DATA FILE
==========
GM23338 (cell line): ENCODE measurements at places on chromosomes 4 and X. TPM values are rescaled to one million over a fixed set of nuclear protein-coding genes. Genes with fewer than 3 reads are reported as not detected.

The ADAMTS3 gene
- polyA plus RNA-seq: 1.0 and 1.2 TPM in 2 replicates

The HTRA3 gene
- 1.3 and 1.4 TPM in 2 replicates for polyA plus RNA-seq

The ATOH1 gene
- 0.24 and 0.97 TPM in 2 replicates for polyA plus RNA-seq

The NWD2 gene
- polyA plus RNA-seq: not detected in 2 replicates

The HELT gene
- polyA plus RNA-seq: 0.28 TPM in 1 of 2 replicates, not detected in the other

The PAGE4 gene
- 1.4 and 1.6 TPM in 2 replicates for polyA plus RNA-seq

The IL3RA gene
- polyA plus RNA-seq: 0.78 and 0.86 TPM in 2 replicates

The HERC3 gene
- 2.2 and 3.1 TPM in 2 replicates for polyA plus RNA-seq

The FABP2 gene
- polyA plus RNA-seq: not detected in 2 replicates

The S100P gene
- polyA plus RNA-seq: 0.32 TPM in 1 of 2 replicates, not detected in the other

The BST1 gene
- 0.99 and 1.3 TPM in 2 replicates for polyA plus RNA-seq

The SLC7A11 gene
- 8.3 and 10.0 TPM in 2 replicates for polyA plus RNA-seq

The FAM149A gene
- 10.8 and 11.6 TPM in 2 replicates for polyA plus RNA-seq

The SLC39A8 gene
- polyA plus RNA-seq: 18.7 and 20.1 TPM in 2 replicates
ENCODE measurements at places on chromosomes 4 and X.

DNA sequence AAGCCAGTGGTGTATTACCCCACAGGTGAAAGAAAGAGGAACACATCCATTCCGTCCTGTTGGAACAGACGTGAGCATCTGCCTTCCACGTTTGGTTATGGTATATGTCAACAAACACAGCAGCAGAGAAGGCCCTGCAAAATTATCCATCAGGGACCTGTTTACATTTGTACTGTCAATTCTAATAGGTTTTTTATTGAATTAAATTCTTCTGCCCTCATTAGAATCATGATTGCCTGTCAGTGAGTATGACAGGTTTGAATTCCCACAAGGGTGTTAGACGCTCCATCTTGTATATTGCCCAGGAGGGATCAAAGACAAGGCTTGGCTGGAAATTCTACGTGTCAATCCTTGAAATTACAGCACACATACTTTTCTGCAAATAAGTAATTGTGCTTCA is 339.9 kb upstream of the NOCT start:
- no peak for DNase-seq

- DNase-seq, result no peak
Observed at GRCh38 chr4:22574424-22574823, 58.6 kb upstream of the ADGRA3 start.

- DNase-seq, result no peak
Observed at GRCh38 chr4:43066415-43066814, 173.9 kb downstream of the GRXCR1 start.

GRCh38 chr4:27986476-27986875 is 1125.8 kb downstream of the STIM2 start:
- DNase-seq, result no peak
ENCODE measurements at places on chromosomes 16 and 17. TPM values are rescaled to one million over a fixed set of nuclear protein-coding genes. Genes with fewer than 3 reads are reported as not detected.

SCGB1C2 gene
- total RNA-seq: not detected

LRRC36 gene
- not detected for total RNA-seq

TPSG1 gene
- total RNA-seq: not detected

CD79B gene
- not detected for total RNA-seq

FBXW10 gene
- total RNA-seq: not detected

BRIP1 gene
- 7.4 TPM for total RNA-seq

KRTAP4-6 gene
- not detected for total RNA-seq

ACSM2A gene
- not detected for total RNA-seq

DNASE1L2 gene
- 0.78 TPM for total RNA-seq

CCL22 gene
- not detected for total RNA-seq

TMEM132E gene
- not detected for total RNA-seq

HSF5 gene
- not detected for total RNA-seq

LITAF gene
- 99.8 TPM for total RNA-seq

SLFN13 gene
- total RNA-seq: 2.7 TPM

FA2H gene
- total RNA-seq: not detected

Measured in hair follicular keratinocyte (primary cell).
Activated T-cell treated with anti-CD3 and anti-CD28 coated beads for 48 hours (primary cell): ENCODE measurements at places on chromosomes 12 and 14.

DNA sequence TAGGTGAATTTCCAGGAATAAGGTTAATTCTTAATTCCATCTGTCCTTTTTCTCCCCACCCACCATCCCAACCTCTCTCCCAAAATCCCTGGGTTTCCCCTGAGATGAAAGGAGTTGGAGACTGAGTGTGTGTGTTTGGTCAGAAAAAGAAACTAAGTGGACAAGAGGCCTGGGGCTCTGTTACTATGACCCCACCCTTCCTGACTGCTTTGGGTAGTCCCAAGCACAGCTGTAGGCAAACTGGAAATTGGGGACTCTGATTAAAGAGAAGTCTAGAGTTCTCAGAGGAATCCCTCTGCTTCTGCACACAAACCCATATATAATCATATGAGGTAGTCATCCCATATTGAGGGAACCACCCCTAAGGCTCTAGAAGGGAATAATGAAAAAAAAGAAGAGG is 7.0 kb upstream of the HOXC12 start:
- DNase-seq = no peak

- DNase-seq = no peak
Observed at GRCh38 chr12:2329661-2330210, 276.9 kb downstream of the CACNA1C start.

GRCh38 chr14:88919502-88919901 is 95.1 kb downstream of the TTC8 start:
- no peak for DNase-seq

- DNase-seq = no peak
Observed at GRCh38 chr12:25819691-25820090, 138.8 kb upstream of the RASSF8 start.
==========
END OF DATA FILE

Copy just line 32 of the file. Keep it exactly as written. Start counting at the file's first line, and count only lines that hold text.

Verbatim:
- no peak for DNase-seq